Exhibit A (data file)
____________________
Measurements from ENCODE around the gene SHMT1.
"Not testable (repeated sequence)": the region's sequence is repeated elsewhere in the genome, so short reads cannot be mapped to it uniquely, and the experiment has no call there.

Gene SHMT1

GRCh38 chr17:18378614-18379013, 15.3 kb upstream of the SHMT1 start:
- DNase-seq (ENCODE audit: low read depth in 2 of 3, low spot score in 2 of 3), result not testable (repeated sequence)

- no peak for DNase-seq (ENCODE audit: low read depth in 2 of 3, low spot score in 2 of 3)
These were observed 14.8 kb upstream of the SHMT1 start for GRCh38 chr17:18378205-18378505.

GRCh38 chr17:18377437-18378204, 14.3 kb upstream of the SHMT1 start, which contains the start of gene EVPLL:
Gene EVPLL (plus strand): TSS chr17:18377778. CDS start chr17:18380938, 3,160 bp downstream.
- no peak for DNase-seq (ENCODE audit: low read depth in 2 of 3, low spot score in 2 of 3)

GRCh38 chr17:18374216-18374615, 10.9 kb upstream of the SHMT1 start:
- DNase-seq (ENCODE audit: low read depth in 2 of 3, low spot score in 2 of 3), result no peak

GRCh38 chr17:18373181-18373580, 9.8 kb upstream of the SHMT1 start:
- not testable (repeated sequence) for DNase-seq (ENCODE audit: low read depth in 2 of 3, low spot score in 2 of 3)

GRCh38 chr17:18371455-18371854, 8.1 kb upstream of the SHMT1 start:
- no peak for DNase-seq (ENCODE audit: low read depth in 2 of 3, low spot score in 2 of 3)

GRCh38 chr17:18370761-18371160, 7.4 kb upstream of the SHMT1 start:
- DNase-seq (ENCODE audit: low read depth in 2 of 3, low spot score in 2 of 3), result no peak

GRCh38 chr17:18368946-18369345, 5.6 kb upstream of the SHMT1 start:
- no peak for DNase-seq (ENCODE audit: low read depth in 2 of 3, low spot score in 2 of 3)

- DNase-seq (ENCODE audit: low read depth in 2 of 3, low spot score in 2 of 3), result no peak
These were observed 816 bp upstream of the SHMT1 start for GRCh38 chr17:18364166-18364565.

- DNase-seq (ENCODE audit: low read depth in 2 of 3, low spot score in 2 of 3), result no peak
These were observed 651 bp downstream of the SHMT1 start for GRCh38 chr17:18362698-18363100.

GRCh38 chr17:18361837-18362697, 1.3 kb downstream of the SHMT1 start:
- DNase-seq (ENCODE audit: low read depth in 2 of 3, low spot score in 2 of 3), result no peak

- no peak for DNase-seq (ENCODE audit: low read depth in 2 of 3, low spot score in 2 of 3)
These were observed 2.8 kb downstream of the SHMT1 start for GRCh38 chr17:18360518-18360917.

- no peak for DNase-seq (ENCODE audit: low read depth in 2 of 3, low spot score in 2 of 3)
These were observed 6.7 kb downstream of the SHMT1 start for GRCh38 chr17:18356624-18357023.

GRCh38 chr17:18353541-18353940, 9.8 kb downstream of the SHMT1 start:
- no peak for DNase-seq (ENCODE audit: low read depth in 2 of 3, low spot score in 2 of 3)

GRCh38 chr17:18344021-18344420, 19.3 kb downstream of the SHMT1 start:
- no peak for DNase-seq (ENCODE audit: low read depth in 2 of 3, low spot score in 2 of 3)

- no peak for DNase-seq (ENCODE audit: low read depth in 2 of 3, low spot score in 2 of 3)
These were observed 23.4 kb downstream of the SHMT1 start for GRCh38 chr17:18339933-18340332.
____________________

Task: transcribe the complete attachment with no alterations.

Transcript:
Measurements from ENCODE around the gene SHMT1.
"Not testable (repeated sequence)": the region's sequence is repeated elsewhere in the genome, so short reads cannot be mapped to it uniquely, and the experiment has no call there.

Gene SHMT1

GRCh38 chr17:18378614-18379013, 15.3 kb upstream of the SHMT1 start:
- DNase-seq (ENCODE audit: low read depth in 2 of 3, low spot score in 2 of 3), result not testable (repeated sequence)

- no peak for DNase-seq (ENCODE audit: low read depth in 2 of 3, low spot score in 2 of 3)
These were observed 14.8 kb upstream of the SHMT1 start for GRCh38 chr17:18378205-18378505.

GRCh38 chr17:18377437-18378204, 14.3 kb upstream of the SHMT1 start, which contains the start of gene EVPLL:
Gene EVPLL (plus strand): TSS chr17:18377778. CDS start chr17:18380938, 3,160 bp downstream.
- no peak for DNase-seq (ENCODE audit: low read depth in 2 of 3, low spot score in 2 of 3)

GRCh38 chr17:18374216-18374615, 10.9 kb upstream of the SHMT1 start:
- DNase-seq (ENCODE audit: low read depth in 2 of 3, low spot score in 2 of 3), result no peak

GRCh38 chr17:18373181-18373580, 9.8 kb upstream of the SHMT1 start:
- not testable (repeated sequence) for DNase-seq (ENCODE audit: low read depth in 2 of 3, low spot score in 2 of 3)

GRCh38 chr17:18371455-18371854, 8.1 kb upstream of the SHMT1 start:
- no peak for DNase-seq (ENCODE audit: low read depth in 2 of 3, low spot score in 2 of 3)

GRCh38 chr17:18370761-18371160, 7.4 kb upstream of the SHMT1 start:
- DNase-seq (ENCODE audit: low read depth in 2 of 3, low spot score in 2 of 3), result no peak

GRCh38 chr17:18368946-18369345, 5.6 kb upstream of the SHMT1 start:
- no peak for DNase-seq (ENCODE audit: low read depth in 2 of 3, low spot score in 2 of 3)

- DNase-seq (ENCODE audit: low read depth in 2 of 3, low spot score in 2 of 3), result no peak
These were observed 816 bp upstream of the SHMT1 start for GRCh38 chr17:18364166-18364565.

- DNase-seq (ENCODE audit: low read depth in 2 of 3, low spot score in 2 of 3), result no peak
These were observed 651 bp downstream of the SHMT1 start for GRCh38 chr17:18362698-18363100.

GRCh38 chr17:18361837-18362697, 1.3 kb downstream of the SHMT1 start:
- DNase-seq (ENCODE audit: low read depth in 2 of 3, low spot score in 2 of 3), result no peak

- no peak for DNase-seq (ENCODE audit: low read depth in 2 of 3, low spot score in 2 of 3)
These were observed 2.8 kb downstream of the SHMT1 start for GRCh38 chr17:18360518-18360917.

- no peak for DNase-seq (ENCODE audit: low read depth in 2 of 3, low spot score in 2 of 3)
These were observed 6.7 kb downstream of the SHMT1 start for GRCh38 chr17:18356624-18357023.

GRCh38 chr17:18353541-18353940, 9.8 kb downstream of the SHMT1 start:
- no peak for DNase-seq (ENCODE audit: low read depth in 2 of 3, low spot score in 2 of 3)

GRCh38 chr17:18344021-18344420, 19.3 kb downstream of the SHMT1 start:
- no peak for DNase-seq (ENCODE audit: low read depth in 2 of 3, low spot score in 2 of 3)

- no peak for DNase-seq (ENCODE audit: low read depth in 2 of 3, low spot score in 2 of 3)
These were observed 23.4 kb downstream of the SHMT1 start for GRCh38 chr17:18339933-18340332.